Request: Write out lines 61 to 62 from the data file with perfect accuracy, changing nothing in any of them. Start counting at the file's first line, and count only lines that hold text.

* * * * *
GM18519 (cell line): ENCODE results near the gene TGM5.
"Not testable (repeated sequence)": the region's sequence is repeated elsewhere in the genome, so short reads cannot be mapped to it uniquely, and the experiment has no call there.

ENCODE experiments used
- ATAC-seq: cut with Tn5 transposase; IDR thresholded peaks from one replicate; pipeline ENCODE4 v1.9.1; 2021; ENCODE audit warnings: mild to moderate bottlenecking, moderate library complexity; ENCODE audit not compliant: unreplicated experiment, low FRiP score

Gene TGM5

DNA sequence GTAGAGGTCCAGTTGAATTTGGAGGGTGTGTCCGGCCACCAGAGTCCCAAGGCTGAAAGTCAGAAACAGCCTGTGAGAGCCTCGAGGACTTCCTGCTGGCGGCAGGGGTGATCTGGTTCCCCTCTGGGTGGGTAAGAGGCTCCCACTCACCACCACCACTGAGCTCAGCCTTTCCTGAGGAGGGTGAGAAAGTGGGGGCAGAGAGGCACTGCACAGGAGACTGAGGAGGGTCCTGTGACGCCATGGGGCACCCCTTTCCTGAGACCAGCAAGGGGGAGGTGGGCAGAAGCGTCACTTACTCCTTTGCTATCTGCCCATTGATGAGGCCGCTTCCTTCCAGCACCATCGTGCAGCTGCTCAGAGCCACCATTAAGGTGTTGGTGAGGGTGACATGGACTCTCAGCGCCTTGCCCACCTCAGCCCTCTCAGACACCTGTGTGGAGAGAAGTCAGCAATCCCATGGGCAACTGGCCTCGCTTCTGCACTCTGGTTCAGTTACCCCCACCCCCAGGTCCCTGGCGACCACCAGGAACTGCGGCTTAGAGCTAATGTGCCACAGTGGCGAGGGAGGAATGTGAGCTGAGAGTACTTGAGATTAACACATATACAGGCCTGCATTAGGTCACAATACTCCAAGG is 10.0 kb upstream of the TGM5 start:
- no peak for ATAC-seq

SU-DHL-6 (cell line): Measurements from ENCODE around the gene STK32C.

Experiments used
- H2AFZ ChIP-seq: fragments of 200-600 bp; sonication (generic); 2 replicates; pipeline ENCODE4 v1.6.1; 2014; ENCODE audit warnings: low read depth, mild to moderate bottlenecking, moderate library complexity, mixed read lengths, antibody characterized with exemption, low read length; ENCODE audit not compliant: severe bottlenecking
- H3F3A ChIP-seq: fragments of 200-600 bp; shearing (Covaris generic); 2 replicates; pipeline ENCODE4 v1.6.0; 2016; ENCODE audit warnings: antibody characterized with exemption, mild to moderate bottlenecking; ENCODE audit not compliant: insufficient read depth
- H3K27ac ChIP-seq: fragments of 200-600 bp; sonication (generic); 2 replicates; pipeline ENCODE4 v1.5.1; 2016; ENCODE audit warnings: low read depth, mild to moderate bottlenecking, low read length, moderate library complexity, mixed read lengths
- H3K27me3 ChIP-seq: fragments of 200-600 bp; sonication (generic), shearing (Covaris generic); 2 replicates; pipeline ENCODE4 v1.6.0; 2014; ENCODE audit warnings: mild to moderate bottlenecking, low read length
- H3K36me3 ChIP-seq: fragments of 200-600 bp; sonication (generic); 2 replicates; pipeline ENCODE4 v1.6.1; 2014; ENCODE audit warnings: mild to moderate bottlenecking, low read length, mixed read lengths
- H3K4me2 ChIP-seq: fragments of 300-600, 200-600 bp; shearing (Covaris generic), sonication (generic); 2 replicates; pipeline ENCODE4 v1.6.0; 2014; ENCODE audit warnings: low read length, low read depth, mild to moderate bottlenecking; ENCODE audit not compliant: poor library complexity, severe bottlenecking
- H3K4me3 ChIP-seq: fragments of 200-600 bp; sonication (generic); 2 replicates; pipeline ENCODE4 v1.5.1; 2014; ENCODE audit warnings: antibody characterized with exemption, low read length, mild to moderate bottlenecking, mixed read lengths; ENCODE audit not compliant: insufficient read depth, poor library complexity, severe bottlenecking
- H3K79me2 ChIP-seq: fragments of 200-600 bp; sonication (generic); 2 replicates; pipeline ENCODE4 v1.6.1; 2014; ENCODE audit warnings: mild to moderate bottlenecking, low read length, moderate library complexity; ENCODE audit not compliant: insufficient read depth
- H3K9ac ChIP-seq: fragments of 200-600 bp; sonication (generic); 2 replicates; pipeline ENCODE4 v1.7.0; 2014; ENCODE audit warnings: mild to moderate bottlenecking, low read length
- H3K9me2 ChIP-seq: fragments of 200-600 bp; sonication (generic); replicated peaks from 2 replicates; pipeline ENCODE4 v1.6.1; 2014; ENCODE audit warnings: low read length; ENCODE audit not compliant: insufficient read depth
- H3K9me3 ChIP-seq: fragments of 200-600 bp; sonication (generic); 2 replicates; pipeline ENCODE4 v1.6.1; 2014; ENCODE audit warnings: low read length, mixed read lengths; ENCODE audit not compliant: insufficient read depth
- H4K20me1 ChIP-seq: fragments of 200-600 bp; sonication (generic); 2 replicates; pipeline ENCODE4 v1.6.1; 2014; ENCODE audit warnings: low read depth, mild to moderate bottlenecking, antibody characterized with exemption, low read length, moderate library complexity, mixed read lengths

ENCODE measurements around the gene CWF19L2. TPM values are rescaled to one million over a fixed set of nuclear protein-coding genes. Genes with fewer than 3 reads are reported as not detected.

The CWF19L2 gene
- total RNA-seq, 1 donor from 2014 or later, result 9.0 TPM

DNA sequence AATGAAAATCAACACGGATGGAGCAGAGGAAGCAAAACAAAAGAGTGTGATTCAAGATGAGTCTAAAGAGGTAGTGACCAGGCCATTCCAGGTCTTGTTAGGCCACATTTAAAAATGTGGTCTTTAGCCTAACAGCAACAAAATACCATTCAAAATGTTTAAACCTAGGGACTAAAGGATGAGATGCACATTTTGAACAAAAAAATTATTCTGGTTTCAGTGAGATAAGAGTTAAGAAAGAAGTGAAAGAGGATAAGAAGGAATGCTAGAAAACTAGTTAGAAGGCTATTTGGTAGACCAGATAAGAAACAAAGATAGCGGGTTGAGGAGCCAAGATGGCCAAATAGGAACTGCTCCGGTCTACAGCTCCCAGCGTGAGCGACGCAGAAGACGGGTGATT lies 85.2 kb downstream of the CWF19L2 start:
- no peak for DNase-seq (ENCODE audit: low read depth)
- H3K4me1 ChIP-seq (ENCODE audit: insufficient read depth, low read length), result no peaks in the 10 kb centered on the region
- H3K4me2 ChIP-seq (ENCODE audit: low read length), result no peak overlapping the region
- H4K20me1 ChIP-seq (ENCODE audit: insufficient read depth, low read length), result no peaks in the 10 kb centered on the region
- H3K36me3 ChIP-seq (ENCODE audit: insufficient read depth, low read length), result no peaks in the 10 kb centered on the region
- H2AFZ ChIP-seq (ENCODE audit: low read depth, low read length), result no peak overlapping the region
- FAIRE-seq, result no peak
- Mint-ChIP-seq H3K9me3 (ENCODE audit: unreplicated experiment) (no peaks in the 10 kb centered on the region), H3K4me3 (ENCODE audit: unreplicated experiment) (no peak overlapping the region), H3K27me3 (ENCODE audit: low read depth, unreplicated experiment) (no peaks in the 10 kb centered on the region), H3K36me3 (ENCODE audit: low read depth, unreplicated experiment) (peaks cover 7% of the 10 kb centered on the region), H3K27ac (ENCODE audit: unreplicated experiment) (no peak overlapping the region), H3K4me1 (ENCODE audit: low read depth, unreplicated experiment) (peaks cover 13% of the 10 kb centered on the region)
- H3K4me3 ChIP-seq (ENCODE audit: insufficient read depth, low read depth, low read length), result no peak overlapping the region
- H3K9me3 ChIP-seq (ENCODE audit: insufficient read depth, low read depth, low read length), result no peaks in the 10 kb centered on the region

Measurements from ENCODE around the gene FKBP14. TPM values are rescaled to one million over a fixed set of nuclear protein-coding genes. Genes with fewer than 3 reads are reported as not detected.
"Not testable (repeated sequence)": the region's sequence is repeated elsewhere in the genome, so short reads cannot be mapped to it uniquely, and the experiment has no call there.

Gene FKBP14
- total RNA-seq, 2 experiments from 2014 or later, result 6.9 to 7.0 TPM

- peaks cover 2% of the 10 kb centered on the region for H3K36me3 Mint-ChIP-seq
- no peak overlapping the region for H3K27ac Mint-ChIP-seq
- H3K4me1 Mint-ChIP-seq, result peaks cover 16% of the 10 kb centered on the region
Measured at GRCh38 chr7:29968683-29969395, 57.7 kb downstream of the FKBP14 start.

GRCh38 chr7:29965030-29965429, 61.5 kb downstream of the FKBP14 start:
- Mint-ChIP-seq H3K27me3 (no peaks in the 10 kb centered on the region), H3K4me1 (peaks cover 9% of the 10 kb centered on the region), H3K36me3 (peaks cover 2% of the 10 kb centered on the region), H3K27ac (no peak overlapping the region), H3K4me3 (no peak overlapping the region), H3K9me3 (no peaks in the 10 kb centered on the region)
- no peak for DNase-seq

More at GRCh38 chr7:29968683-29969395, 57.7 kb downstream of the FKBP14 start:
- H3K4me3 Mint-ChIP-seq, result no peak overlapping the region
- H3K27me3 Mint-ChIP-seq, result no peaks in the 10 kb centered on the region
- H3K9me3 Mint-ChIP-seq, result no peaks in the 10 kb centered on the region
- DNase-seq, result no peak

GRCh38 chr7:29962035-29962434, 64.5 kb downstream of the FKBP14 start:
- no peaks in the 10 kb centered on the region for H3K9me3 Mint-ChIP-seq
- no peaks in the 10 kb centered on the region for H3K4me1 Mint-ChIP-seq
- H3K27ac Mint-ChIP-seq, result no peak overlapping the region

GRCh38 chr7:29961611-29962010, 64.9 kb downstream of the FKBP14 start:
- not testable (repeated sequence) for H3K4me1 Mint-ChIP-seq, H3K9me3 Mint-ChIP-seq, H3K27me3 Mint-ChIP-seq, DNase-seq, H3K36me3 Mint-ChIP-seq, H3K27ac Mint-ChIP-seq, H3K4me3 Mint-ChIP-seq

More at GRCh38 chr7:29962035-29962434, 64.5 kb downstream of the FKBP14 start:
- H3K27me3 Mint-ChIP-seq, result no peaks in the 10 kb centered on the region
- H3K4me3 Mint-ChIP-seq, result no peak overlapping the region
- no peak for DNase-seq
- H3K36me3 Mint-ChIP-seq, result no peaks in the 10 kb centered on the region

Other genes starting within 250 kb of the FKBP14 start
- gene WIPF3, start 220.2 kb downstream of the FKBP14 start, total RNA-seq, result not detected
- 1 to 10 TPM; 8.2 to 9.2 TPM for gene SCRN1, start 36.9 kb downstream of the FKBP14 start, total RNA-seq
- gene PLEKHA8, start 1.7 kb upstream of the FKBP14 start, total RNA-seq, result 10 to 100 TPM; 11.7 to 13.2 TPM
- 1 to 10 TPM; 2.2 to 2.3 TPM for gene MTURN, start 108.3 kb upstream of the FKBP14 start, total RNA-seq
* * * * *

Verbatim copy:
- no peak for DNase-seq
- H3K36me3 Mint-ChIP-seq, result no peaks in the 10 kb centered on the region